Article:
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Retail sales to drop by £2 billion due to VAT rise


Retailers are set to lose an estimated £2.2 billion in sales during the first quarter of 2011 because of the 2.5 per cent rise in VAT introduced today, according to new research.

Consumer spending will decline by 0.5 per cent year-on-year during Q1 and the tax change will cost each UK household on average £520, finds a new study by online shopping comparison site Kelkoo and the Centre for Retail Research (CRR).

The report suggests that costs will be passed onto customers gradually, with only one in five retailers planning to pass the full VAT increase onto consumers by the end of January but 95 per cent expecting to do so within three months.

Chris Simpson, Marketing Director of Kelkoo, commented: “In the new year, consumers will be left facing an increase in the price of everyday goods at a time when salaries are generally being frozen, and unemployment is rising.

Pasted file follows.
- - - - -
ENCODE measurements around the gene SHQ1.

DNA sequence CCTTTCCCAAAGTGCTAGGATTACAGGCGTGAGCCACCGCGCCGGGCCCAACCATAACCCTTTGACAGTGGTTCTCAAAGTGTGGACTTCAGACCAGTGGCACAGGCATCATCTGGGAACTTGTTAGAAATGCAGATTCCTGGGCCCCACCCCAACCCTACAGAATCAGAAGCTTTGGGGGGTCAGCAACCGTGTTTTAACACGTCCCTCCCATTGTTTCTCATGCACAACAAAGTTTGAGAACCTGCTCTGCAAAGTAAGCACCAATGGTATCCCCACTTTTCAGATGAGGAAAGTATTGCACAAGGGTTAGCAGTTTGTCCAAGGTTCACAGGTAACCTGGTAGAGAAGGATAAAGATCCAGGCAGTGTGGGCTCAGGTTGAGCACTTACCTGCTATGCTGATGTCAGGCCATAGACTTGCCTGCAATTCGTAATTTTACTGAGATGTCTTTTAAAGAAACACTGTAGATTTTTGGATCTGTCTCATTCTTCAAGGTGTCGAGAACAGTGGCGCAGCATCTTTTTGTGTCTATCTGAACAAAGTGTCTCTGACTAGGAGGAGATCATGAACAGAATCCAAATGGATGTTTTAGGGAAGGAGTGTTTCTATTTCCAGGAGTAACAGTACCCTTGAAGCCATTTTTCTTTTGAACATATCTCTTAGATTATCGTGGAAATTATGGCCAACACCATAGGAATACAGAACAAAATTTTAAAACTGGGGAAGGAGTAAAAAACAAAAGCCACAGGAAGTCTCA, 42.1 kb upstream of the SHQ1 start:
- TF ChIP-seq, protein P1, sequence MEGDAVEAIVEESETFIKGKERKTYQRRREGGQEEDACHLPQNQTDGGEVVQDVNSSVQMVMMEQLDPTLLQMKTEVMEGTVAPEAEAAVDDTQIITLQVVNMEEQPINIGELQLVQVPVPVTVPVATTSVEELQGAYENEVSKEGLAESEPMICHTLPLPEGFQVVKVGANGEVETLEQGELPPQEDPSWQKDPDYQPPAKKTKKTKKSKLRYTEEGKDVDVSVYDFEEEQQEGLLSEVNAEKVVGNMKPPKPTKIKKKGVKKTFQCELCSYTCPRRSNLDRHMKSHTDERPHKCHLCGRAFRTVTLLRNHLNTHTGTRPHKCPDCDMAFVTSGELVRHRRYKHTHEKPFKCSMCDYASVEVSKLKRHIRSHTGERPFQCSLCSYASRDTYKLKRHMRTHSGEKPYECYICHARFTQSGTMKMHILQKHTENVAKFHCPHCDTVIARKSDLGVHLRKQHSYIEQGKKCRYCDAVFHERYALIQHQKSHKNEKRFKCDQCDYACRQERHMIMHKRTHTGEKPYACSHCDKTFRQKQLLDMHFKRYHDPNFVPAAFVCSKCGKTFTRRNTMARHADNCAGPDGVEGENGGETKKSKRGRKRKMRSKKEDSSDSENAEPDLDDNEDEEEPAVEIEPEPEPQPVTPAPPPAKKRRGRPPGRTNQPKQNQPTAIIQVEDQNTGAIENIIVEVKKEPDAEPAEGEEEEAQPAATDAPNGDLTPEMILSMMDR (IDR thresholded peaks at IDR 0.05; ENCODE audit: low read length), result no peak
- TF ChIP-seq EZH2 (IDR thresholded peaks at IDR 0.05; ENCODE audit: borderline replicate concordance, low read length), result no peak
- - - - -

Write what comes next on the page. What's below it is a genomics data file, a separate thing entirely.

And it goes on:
“Retailers have spent the last few months encouraging consumers to ‘shop now to avoid the VAT increase’ which more than third seem to have taken on board.

“However, the combination of lower disposable incomes, higher prices, and a reluctance to increase borrowing is likely to result in lower levels of spending, meaning retailers may have to endure a £2.2 billion fall in retail sales in the first quarter of 2011.”

Around half of those questioned for the Kelkoo and CRR report claimed they would spend less in 2011 compared to last year and one in three admit to spending more in recent months to beat the VAT rise.

Big ticket and fashion items are likely to see the largest drop-off in sales with 41 per cent of respondents to the study stocking up on electrical goods, 28 per cent on clothing and shoes, and over 15 per cent on home furnishings and white goods before today’s tax rise.

Simpson advised: “Those planning to buy big ticket items in January should head online, as the savings made shopping on the internet could not only save shoppers 15 per cent on average, but may also help them to beat the tax man by negating the effect of the VAT induced price rises.”

Published on Tuesday 04 January by Editorial Assistant

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